As companies continue to focus greater attention on delivering on heightened customer expectations and better customer experiences, the CIO and the IT organization are increasingly tasked with enabling business units to achieve these goals.

To date, most CIOs and their teams have focused on applying IT to strengthen front-office and back-office processes and to help business leaders achieve targeted objectives. But a greater focus on strengthening customer relationships “will stretch CIOs beyond IT’s traditional role,” according to a report from PricewaterhouseCoopers.

Fortunately for CIOs, companies collect stacks of information about their customers and prospects. This includes transactional and demographic information that’s stored in CRM systems; behavioral data that’s generated through channel usage; product and brand sentiment that’s shared in social media channels and contact center interactions; as well as individual preferences and needs that are communicated in customer satisfaction surveys and other feedback mechanisms.

CIOs who are able to aggregate and analyze this combination of data sources can provide actionable intelligence to C-level executives and business leaders that can be used to shape business strategies, product planning, optimize customer-facing processes, or transform business models.

For example, a retail CIO can analyze in-store purchasing data in real time to identify shifts in customer purchasing behavior and then use these insights to help product and distribution executives adjust merchandise, product assortment, and price levels to maximize sales.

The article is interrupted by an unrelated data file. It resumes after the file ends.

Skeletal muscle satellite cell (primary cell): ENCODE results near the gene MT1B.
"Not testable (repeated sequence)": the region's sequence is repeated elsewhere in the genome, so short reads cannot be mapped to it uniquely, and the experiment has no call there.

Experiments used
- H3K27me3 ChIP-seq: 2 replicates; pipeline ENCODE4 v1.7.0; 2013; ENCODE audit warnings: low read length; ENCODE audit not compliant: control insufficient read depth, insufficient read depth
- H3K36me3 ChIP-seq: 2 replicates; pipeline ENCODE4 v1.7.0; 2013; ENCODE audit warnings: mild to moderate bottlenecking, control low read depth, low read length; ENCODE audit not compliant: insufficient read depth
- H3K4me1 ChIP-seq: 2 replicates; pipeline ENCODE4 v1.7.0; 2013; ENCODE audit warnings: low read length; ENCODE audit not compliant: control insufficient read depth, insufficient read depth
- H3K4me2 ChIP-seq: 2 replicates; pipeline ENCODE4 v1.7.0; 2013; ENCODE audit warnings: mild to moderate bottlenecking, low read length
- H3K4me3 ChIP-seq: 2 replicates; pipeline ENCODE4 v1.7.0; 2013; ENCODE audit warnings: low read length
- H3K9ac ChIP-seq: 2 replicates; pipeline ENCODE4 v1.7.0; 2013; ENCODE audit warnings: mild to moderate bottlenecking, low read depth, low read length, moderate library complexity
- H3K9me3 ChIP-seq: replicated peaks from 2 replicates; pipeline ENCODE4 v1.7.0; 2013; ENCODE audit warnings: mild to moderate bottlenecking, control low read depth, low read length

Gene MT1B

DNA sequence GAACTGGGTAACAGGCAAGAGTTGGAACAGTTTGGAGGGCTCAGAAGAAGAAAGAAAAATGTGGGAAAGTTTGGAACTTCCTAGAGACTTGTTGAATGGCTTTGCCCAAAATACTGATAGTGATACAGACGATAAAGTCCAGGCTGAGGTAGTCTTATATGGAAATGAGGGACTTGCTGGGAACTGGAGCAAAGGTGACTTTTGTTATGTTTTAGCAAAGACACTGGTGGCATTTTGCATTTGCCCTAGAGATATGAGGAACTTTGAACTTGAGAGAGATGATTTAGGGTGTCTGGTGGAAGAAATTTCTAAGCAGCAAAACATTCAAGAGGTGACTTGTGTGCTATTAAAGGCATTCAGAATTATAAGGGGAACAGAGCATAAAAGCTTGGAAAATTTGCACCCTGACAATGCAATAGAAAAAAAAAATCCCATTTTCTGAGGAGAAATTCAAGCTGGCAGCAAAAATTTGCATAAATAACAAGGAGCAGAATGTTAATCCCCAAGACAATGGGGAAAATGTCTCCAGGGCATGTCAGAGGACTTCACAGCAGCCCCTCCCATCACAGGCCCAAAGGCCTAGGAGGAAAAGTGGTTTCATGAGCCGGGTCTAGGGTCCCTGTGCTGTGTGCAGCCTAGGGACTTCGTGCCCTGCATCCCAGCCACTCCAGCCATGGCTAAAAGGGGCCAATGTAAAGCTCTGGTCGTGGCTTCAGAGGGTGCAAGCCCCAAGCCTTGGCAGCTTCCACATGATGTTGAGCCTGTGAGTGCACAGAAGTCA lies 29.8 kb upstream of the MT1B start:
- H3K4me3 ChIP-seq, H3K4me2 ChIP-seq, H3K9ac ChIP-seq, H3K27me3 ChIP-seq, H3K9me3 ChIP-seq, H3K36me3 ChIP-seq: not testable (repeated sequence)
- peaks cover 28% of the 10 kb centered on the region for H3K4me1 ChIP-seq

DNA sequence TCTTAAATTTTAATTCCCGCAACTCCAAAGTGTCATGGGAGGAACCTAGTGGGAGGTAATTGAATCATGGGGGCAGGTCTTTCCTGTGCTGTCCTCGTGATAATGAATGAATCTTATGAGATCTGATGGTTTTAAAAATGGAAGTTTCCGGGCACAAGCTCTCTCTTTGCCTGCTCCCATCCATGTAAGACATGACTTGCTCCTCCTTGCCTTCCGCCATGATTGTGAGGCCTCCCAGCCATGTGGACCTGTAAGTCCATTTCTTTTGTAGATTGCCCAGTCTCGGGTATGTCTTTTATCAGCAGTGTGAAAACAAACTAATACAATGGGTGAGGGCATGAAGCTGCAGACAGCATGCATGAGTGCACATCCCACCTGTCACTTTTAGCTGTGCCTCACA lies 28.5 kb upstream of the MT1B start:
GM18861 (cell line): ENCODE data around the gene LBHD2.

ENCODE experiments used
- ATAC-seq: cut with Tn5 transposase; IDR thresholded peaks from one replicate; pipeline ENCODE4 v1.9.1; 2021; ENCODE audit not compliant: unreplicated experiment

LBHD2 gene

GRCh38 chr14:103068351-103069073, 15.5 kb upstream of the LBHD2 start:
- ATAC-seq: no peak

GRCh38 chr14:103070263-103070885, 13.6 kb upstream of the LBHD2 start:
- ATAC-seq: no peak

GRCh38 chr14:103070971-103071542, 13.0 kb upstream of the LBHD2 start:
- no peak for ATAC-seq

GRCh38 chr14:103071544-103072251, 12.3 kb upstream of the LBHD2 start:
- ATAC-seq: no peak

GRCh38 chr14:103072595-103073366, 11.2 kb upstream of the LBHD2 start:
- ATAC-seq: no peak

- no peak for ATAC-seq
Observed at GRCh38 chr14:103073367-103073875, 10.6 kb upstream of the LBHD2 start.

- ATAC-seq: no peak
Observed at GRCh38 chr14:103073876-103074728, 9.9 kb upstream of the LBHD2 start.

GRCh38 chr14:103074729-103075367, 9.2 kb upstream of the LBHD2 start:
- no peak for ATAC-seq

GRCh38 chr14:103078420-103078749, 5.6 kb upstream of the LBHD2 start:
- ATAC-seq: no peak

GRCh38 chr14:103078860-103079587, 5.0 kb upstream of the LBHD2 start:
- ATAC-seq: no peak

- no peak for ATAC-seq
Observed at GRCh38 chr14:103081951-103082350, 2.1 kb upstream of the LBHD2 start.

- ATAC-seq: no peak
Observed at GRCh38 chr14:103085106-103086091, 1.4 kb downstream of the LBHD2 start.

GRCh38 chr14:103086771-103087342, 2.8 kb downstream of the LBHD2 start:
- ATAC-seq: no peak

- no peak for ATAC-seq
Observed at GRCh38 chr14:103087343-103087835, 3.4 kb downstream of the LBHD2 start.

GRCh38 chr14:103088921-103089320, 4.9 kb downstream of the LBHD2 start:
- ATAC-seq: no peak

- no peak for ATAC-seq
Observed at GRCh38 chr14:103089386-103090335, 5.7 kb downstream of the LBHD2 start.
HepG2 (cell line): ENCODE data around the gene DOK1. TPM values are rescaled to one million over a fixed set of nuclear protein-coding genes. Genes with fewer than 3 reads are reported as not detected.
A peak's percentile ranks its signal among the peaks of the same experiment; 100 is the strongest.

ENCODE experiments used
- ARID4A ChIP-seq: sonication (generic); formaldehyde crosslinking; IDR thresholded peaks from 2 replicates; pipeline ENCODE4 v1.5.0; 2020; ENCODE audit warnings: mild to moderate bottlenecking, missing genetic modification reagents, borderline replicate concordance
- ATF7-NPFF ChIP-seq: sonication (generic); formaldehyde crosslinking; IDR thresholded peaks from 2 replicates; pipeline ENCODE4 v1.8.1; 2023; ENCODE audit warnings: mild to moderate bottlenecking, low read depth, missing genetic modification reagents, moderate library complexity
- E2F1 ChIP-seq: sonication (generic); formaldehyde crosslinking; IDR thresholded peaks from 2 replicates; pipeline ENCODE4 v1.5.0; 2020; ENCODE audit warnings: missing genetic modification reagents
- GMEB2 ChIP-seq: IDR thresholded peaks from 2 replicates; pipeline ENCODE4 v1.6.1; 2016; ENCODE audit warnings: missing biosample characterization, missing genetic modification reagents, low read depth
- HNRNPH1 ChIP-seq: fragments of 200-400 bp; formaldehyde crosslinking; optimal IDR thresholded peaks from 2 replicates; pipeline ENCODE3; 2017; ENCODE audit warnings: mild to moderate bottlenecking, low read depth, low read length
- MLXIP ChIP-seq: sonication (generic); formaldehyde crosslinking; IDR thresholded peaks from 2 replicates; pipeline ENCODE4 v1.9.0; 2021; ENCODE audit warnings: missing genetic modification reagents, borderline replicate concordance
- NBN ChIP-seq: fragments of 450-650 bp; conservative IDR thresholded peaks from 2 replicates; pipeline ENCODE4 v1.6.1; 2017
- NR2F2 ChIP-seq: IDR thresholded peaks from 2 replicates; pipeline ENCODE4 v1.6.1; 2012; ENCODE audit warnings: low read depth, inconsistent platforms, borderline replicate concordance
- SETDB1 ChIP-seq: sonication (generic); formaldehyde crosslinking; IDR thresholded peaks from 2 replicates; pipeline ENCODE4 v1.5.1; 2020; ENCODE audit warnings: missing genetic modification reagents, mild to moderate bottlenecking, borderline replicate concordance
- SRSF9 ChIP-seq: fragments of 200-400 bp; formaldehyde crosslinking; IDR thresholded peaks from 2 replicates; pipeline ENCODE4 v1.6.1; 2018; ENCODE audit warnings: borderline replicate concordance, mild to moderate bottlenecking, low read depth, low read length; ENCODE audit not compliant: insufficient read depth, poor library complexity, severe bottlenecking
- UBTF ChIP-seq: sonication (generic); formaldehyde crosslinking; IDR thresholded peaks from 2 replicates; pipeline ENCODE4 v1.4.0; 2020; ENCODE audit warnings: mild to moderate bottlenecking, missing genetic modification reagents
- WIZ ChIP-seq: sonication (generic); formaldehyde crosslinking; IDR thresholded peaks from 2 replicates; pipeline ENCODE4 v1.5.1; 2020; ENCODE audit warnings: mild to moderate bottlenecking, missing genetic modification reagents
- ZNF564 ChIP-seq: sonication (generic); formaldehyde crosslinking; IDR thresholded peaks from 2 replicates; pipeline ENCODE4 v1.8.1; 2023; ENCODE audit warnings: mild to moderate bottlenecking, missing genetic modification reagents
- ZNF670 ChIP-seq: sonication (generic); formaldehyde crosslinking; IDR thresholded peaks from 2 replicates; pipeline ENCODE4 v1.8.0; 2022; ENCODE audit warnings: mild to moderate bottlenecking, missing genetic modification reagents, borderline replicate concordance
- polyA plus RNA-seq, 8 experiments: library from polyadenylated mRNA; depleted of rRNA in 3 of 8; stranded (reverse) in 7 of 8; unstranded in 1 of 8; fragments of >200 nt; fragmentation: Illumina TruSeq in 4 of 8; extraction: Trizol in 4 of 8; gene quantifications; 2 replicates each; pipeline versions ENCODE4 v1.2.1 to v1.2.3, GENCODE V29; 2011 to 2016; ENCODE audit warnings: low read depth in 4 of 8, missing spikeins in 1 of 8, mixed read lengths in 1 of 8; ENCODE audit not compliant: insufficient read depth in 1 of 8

CIOs and IT teams can also use customer data and analytics to gain deeper insights into customer attitudes that can be used to improve processes, products, and/or services.

For instance, a CIO for an automotive company sees that the company has experienced a five-point reduction in its Net Promoter Score (willingness to recommend the company) among customers ages 18 to 34. A deeper dive by the CIO reveals that a high percentage of customer complaints being posted in Twitter and other social media channels are either taking days to address or aren’t being fielded at all.

The CIO can then alert the company’s customer service organization about the problem. Steps taken to respond to customer issues in social media result in faster response rates, increases in customer satisfaction among digitally-savvy customers, improvements in Net Promoter Score scores and incremental revenue.

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